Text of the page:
By Sylvia Juuko
Whenever children break off for the long December holidays, it can be a challenge to keep them meaningfully occupied.
It is important to pick activities that are both educative and entertaining. Such activities require resources set aside to minimise financial pressures.
There are several programmes and initiatives that can keep children busy. Some parents choose to take their children to boot camp activities, which include those that inculcate culture, shape habits and have a religious perspective.
Research before you choose activities
It is important to choose activities that add value to your children’s wellbeing.
Any programme that shapes your child’s outlook, provokes their thinking and influences their ability to make decisions that can impact positively on their lives can be considered. It is crucial to research thoroughly before you send off your child to these activities.
If such excursions do not work for you and you have to stay with the children at home, then games that teach personal finance management could be the best gift your household can have during the festive season.
Life skills for all age groups
There are a number of board games that carry a financial education component. For example, cash flow for kids games by Rich Dad Company are available on the market, as well as online.
The games make it possible for financial lessons to be fun, particularly in this era, where you have to compete with the much hyped video games. Important lifelong lessons from such games are that the children, including adults in your household can practice characters and habits that will help them later in their lifetime.
These games demonstrate key money concepts such as assets, liabilities, managing cash flow and being responsible with money.
Another interesting game that can give your household money lessons to create long–term wealth is Monopoly.
The game teaches the importance of diversification in investment. You can learn to do research to identify investment opportunities that will make you more money. The game also emphasises the importance of investing in assets that generate cash flow.
More importantly, the need to have a long-term perspective to wealth creation is well-illustrated, while you play the board game.
From the moves, it will be clear that if you accumulate wealth, it is not a licence to relax because if the environment around you changes, it is possible to lose all the wealth you have acquired.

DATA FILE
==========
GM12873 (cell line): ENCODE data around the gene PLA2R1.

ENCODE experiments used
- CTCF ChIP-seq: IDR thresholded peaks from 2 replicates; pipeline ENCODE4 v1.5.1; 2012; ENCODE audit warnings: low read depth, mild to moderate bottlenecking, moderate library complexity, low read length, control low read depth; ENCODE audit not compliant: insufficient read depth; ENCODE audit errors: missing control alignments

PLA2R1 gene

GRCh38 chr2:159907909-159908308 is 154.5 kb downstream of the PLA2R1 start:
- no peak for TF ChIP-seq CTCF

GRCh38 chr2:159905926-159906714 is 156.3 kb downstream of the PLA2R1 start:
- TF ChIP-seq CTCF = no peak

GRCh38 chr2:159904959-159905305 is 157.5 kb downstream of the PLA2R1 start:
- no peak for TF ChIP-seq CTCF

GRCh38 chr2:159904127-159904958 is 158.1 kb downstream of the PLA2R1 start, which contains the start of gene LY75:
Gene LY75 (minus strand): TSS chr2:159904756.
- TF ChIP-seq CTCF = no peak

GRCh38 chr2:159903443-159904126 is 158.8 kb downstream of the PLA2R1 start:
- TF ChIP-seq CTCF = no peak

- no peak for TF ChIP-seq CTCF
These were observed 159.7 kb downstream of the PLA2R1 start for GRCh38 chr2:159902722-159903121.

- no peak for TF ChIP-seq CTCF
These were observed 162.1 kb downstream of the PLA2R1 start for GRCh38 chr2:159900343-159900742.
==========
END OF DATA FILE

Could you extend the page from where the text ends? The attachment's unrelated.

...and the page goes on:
As such, Monopoly does not provide money lessons for kids alone, but adults too. Depending on how old your kids are, they can start as soon as they comprehend and are more discerning. For the kids, lessons include counting money, as well as personal financial management.
Another important lesson is using what you have to build and create wealth, given that you start with cash from the bank with the game of monopoly. Those who engage in the game will appreciate that it relates to making day-to-day decisions in your household. To make it more relevant, give live examples to the children regarding how you make such decisions.
Teach children the importance of avoiding what they call hot tips or deals as far as investment is concerned. As the game unfolds, there are equally interesting lessons about payment of bills, as well as setting priorities, given the fact that you cannot have all the money to meet your desires.
Educational games such as Cash Flow or Monopoly help the family to spend quality time together and evoke a competitive spirit among the players. As adults, you can equally use the game to polish your decision-making skills regarding money, as well as planning your finances. You can consider such games as a gift to your children and household.
The writer works with Bank of Uganda
Why kids must play board games
This is not a secret, a family that plays together stays together. Relationships tend to get stronger with constant interaction among parents and children. There are games that teach a lot of life and practical lessons too and that is a bonus.
Some board games provide lessons in life, virtues and good deeds. For example the Game of Life. Of course, there are many business-related board games that may encourage the development of career skills or teach them the value of money, the art of negotiation and risk-taking. An example of this is monopoly.
Reading the instructional manual and discussing the rules with your children serves as a grammar and vocabulary lesson. Non-native English speakers can actually practice and be educated with the English language by merely playing the board game. There are also board games that specialise in teaching grammar.
Board games are just a medium for parents to communicate with their children. Parents can use this time to mentor and get to know their children better.